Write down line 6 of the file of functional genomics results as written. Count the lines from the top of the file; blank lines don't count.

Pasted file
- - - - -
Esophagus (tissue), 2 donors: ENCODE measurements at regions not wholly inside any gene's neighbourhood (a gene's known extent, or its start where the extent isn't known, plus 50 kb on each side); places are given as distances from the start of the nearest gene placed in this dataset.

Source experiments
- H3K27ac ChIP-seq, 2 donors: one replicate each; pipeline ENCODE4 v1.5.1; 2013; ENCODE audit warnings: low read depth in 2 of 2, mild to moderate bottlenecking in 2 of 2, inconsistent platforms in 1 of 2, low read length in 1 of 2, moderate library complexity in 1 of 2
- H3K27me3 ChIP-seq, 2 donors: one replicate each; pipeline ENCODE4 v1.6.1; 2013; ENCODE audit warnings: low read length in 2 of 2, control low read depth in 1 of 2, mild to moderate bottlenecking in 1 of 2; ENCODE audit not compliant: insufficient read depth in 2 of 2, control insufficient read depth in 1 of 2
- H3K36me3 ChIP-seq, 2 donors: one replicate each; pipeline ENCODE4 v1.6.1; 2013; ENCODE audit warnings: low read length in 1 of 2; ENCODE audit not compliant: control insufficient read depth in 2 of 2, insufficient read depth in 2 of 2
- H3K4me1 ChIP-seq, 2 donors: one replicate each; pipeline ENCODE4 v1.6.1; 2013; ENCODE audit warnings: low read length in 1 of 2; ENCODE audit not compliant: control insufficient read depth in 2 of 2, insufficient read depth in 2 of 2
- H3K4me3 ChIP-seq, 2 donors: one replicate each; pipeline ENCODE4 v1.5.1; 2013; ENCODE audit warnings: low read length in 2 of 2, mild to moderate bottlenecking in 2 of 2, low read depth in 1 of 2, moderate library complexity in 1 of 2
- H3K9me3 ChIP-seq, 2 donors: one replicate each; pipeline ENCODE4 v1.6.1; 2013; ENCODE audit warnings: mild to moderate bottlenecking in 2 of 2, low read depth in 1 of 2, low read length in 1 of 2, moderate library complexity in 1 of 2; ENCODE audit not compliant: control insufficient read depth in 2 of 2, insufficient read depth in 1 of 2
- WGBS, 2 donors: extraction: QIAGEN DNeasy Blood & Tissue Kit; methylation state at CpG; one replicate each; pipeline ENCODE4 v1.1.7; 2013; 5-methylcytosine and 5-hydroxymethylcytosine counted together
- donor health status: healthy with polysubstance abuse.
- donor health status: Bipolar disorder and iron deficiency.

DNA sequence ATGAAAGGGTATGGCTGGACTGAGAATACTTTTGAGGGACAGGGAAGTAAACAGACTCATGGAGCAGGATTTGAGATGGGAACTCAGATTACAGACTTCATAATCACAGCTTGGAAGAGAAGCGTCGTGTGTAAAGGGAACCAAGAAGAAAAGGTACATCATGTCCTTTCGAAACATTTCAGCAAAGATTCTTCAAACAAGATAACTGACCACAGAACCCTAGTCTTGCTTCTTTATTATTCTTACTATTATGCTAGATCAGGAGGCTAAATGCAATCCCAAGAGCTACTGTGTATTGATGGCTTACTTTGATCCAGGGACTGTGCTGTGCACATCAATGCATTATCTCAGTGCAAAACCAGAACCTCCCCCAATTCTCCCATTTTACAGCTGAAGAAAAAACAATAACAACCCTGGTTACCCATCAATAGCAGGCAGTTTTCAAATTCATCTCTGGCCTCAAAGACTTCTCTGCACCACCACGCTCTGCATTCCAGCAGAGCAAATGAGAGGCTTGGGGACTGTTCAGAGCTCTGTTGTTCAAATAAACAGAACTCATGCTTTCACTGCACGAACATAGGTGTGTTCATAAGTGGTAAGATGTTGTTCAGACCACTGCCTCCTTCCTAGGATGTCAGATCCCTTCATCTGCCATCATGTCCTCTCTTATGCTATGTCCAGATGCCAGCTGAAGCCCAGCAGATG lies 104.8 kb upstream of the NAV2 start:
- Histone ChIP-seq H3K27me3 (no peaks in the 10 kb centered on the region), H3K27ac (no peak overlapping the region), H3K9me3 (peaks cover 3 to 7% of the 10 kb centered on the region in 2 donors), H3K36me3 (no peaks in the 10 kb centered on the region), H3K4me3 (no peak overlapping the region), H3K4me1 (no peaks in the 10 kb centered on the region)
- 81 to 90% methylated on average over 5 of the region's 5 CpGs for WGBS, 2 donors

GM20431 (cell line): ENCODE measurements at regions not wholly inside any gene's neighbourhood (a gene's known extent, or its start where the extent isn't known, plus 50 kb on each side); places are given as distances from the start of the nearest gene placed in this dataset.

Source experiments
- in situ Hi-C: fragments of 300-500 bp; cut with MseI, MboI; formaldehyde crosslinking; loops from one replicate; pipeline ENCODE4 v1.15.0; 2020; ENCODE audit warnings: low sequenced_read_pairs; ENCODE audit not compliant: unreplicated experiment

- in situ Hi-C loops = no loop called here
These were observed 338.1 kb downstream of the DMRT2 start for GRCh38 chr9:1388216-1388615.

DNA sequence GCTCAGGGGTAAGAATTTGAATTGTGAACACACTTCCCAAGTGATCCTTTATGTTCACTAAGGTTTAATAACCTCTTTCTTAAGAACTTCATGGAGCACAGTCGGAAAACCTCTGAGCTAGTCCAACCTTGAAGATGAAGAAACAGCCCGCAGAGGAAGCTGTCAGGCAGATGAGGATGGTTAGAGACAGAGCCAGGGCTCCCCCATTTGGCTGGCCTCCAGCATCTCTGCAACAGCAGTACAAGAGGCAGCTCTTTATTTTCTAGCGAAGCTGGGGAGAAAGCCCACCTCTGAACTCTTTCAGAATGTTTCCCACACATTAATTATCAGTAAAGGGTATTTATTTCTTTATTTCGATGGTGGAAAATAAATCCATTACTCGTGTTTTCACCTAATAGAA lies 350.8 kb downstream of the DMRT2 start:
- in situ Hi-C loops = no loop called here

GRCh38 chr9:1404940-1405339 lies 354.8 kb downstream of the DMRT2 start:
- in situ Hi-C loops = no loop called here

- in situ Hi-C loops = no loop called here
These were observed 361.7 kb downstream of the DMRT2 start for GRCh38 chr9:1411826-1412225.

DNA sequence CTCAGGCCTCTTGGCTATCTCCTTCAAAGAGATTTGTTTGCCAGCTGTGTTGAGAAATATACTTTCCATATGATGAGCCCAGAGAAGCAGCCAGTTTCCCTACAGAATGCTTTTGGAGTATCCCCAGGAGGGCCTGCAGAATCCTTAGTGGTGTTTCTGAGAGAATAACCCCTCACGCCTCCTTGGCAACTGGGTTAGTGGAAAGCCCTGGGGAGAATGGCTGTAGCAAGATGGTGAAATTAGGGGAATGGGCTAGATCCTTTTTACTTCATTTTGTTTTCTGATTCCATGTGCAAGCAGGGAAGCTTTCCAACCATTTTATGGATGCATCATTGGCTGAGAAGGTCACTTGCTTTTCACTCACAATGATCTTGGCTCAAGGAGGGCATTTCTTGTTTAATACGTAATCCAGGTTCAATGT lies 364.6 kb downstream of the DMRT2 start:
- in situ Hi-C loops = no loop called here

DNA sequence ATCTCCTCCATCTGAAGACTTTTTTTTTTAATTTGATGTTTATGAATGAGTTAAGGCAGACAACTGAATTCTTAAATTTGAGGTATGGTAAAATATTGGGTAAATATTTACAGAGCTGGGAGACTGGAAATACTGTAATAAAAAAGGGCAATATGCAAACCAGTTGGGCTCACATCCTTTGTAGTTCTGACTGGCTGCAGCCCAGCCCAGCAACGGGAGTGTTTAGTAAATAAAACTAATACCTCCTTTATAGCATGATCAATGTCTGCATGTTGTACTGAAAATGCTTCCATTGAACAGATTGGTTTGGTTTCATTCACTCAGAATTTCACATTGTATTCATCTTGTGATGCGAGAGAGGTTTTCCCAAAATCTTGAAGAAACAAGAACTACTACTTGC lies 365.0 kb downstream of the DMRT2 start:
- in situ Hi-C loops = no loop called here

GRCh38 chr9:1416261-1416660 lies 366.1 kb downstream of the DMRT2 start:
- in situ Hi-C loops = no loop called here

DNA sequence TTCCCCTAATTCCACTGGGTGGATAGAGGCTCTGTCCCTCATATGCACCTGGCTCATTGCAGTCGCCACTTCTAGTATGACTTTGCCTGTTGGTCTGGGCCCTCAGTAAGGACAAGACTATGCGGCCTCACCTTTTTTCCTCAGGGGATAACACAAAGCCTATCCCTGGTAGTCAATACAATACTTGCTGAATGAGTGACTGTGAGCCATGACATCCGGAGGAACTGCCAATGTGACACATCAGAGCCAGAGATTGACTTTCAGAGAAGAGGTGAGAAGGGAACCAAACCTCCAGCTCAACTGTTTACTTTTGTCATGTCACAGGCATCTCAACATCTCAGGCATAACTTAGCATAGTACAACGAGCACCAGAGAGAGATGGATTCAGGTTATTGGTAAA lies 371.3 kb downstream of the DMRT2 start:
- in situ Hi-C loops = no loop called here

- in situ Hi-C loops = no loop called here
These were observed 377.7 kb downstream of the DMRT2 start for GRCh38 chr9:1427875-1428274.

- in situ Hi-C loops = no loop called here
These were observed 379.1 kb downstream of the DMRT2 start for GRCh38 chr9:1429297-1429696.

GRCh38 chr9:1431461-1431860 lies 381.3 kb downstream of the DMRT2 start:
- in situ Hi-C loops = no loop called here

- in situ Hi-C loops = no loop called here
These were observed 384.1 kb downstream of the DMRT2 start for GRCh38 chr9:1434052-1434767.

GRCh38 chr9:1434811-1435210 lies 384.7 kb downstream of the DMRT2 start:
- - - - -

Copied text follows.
- H3K4me1 ChIP-seq, 2 donors: one replicate each; pipeline ENCODE4 v1.6.1; 2013; ENCODE audit warnings: low read length in 1 of 2; ENCODE audit not compliant: control insufficient read depth in 2 of 2, insufficient read depth in 2 of 2